1. awaldstein

 you are targeting the two hardest markets on the planet.all good.curious about the plan.

          1. falicon

            For the record, I’m not involved…I just think it’s got a lot of potential to hit (vs. what I’ve seen in this general space to date).I do think you might be under-estimating how much of a real problem currency, and currency exchange, is still a problem…especially on the micro-transaction level.The ability for teens to exchange a couple of bucks via their phones (and be able to actually use that money for something in their world) is actually pretty huge….also as an aside, I’m now falicon on Token if anyone wants to message me there as well 🙂

          2. awaldstein

            u could be right.i did some work with green dot in the early days so market thinking about pre credit worthy mass market is something i’ve spent a lot of time understanding and there are similarities.

          3. falicon

            I’m not saying it’s a lock or an absolute home run…just saying I like the pitch enough to think it’s worth swinging at.If I can find time, I am interested in attempting to hack an app together for it…which is also a personal signal that it’s prob. interesting enough to other developers to spend even more time on it…so some of the big battle is already won there IMHO…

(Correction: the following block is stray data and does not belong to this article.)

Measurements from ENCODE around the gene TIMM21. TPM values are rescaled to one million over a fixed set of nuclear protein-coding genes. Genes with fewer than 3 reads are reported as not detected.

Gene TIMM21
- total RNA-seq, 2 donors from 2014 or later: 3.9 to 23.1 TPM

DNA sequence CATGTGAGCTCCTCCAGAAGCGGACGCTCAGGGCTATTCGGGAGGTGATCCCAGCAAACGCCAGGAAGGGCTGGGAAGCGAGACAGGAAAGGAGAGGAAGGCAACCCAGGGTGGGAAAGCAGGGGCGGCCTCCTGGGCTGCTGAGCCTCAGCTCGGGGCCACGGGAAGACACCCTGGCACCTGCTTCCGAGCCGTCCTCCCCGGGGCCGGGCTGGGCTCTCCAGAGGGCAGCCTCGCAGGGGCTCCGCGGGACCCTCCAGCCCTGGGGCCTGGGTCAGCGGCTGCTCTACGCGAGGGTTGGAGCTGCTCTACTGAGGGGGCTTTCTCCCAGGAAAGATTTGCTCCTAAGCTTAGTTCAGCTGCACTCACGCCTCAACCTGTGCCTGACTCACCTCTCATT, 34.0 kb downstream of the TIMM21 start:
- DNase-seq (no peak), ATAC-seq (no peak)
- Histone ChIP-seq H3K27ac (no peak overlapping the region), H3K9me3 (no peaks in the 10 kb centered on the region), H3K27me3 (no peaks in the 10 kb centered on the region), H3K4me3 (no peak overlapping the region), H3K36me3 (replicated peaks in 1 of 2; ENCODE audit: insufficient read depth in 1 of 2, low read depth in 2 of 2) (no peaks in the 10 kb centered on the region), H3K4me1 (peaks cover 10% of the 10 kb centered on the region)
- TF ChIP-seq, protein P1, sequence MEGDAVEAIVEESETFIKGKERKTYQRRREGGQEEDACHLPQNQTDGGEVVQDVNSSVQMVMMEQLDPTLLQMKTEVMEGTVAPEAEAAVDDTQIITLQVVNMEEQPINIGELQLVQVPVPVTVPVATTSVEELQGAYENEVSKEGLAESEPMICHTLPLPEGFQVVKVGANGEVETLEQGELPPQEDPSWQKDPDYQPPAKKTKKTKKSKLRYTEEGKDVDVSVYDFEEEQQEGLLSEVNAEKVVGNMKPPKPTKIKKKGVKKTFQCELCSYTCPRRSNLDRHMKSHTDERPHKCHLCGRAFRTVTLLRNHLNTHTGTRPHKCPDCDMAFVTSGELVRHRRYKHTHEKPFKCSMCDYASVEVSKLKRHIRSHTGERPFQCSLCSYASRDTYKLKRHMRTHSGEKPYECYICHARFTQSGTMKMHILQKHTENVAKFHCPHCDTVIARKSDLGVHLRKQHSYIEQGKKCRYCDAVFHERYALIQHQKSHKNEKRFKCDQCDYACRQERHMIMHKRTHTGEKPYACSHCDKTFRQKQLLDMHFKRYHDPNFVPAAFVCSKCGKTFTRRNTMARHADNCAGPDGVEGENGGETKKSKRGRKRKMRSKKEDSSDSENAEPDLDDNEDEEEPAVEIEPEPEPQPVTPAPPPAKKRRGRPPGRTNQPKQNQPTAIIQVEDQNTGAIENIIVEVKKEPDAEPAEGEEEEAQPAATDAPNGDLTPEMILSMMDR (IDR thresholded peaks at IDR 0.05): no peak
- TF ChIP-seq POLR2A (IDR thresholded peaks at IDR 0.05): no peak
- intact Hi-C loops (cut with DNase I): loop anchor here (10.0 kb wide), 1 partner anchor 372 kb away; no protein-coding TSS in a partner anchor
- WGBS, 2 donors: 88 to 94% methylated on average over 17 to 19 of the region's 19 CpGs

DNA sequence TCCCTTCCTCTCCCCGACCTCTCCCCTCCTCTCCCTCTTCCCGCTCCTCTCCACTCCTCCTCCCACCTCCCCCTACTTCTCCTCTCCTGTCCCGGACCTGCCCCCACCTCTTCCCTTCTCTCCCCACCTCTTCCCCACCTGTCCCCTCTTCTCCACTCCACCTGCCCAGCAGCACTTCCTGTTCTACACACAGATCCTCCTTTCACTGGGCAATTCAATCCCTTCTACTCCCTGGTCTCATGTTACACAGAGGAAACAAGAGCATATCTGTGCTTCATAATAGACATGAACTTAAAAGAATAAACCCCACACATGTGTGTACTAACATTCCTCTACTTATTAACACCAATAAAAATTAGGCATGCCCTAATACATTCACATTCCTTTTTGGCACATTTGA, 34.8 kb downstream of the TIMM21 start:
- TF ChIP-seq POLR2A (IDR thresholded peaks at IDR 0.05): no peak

2. Girish Mehta

          Many of those “…~2B people in the developing world” live in India, here’s some of what’s happening here.

      3. Hiyito Patada

        See Humaniq.Not saying it’s going to work. It’s still very much in development. But as an early attempt with blockchain and Ethereum, it’s a great idea and seems to have a solid foundation and team.

        1. awaldstein